gionsin real rocksmight be causedby precipitation as Bourbieet al. [1987land

Bryantet al. [1993].

fluid movesinto a different temperature region, for ex-

ample. Alternatively, pore spacesmight be cloggedini- 2.2. Grid size and boundary conditions

tially by smaller particles which are carried in the high

In our numerical simulationswe began with a 6ram

cube (the graindiameteris 2mm). For someof the

pore-fillingschemes,

we foundthat a 10mm cubegave

smootherresultsat low porosities.This effectdoesnot

'Pereabiiity

2! appearto be dueto the grid spacing.Someporefilling

Porosity

1 schemes gavequitesmoothresultsdownto porosities of

6o I- '. 36%l lessthan 5%. When porosity-permeabilitycurveswere

,' 2.7 106 mD not smooth,we foundthat usinga largersamplesize(8

or 10ram)withthesamegridspacing (10gridpointsper

20 !

spherediameter)gavequitegoodresults.Ladd[1994]

Porosity2 Permeability1 alsoreportedthat this resolutionwasadequate.A uni-

0 I I I

0 2 4 6 8 0 2 4 6

form pressuregradientis appliedto the fluid particles

8

SampleCube Size (mm) SampleCube Size (mm) alongthe flowdirection.Then the flux is computedand

the permeabilityobtainedfrom Darcy's law.

Figure 1. The effectof the cubesizeon porosity(a) Both reflectingandperiodicboundaryconditionswere

andpermeability(b). The graindiameteris 2 mm. The tested for the edgesof the samplecube and foundto

computationalgrid spacingis 0.2 mm. The solidcurve

is for the case where the cube center is in the spherical givealmostidenticalresultsin our simulations. All re-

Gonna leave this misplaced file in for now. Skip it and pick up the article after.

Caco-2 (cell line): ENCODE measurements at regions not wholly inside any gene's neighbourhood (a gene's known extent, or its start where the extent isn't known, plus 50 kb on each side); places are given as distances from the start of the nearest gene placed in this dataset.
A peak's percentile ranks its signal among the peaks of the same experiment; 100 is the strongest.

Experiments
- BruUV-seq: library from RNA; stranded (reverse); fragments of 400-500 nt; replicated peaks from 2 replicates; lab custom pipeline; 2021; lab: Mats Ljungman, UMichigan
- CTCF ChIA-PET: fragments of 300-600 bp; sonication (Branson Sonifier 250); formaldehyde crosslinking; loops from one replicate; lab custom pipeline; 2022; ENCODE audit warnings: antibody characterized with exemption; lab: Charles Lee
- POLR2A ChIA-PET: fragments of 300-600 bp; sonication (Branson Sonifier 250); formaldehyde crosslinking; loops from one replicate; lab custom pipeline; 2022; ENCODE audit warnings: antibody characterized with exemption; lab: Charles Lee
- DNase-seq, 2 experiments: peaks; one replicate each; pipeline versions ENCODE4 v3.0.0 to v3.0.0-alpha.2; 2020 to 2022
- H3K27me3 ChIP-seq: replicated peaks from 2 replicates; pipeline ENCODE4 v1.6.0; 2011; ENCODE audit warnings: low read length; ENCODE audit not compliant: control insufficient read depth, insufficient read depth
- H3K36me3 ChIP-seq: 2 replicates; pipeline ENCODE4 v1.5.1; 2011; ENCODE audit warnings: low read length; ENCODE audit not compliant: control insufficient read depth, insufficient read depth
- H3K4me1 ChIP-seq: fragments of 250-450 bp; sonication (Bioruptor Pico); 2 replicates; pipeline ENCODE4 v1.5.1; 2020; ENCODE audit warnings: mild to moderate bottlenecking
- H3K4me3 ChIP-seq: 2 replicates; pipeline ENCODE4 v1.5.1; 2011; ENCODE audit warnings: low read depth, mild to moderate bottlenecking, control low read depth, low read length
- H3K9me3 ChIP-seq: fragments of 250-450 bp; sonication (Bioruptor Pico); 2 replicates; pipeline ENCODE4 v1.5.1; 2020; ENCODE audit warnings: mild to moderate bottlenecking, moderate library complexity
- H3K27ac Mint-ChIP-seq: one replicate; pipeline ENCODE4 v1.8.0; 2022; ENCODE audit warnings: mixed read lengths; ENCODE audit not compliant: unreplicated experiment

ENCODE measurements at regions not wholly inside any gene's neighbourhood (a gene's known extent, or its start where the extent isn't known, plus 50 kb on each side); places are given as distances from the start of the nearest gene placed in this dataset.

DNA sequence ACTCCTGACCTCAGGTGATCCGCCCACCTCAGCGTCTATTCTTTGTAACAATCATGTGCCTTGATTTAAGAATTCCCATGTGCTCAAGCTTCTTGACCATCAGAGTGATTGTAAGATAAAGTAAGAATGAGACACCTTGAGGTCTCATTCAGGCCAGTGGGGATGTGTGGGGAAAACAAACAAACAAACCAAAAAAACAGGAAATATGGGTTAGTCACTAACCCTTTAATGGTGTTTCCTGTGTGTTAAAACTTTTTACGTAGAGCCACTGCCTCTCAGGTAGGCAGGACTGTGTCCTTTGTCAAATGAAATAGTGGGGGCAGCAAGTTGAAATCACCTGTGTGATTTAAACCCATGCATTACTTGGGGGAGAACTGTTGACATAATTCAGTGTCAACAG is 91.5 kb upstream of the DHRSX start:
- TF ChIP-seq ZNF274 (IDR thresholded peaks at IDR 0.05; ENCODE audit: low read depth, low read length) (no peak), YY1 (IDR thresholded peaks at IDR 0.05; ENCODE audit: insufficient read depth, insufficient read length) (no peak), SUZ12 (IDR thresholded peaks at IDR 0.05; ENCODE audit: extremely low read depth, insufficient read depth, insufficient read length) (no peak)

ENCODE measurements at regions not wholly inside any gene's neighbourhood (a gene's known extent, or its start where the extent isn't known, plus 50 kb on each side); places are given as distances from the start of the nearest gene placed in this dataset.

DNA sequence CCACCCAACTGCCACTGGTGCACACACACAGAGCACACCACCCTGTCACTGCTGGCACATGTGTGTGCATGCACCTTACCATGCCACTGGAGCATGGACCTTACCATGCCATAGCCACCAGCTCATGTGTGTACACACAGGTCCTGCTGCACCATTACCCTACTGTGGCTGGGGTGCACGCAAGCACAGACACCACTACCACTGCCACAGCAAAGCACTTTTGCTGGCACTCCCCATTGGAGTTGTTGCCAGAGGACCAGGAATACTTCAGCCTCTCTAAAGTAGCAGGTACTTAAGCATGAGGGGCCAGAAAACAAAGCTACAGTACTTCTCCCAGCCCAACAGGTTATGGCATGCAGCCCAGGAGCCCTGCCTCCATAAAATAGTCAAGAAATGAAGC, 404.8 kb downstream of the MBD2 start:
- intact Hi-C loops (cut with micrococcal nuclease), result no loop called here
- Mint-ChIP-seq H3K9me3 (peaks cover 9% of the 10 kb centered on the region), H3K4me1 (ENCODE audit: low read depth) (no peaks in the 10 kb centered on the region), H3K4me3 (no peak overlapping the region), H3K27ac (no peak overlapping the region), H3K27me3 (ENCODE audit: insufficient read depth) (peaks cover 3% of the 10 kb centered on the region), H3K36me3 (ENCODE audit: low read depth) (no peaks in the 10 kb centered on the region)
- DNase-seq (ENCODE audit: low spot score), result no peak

grain; the dotted curveis for the casewhere the cube maining calculations

use periodicboundary conditions

center is in a pore; the horizontalline is the value for on the edges.Reflectingboundaryconditionsoccuron

the entire pack. all interiorsolid(grain)boundaries.

BOSL ET AL.: POROSITY-PERMEABILITY STUDY USING LATTICE BOLTZMANN 1477

curves with superimposedexperimental values for ar-

106 tificialgranularmaterials.The epoxy-cemented

glass

beadsdeviate from the uniform expansioncurve and

-. 105 ottawa the sinteredglassbead resultsfor low porosities. A

Sand probablecauseis the non-uniformepoxy distribution

4 dueto gravity,whichcausedaccumulation of epoxyat

the bottomof the cylindricalsample. The proximity

Troll

of the theoreticaluniform-expansion

curveand exper-

100

imental values indicates that the numerical scheme is

[] Epoxy

Fontainebleau & Sintered

an effectivemethodfor computingporosity-permeabil-

l0 ;andstone

ity relationshipsin complexporousmaterials.

I I

The curveobtainedby fillinglowfluid flux poresdoes